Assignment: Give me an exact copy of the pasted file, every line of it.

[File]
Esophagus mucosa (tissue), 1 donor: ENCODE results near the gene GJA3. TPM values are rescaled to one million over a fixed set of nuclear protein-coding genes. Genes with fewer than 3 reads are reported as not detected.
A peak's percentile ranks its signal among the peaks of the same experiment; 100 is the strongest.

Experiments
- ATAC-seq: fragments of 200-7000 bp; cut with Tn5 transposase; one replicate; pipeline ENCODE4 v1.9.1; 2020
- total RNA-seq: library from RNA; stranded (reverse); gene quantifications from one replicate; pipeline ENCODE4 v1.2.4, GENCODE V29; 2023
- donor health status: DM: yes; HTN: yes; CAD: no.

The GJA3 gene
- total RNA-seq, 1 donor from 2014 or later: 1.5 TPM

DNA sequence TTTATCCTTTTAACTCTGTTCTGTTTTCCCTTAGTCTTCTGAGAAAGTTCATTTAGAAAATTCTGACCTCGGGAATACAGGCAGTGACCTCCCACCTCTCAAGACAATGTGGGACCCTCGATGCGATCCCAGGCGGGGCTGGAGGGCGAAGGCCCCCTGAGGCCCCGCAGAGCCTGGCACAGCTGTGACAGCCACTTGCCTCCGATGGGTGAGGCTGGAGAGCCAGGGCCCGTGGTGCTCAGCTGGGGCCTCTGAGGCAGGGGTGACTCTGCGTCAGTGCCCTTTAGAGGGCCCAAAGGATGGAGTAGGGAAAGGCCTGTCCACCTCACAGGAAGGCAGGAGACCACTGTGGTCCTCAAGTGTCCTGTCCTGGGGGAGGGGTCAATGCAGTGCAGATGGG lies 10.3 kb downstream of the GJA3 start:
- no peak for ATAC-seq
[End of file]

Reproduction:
Esophagus mucosa (tissue), 1 donor: ENCODE results near the gene GJA3. TPM values are rescaled to one million over a fixed set of nuclear protein-coding genes. Genes with fewer than 3 reads are reported as not detected.
A peak's percentile ranks its signal among the peaks of the same experiment; 100 is the strongest.

Experiments
- ATAC-seq: fragments of 200-7000 bp; cut with Tn5 transposase; one replicate; pipeline ENCODE4 v1.9.1; 2020
- total RNA-seq: library from RNA; stranded (reverse); gene quantifications from one replicate; pipeline ENCODE4 v1.2.4, GENCODE V29; 2023
- donor health status: DM: yes; HTN: yes; CAD: no.

The GJA3 gene
- total RNA-seq, 1 donor from 2014 or later: 1.5 TPM

DNA sequence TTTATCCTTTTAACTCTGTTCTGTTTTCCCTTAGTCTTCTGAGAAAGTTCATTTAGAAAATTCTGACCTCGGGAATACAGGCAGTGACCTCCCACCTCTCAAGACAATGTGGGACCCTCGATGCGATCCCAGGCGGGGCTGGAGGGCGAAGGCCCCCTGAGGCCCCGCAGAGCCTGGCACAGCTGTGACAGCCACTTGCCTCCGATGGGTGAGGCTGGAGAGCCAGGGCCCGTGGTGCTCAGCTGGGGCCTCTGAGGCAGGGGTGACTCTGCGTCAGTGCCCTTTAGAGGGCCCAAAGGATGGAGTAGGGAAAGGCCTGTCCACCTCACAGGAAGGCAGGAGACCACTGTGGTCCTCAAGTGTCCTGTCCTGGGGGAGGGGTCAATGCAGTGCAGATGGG lies 10.3 kb downstream of the GJA3 start:
- no peak for ATAC-seq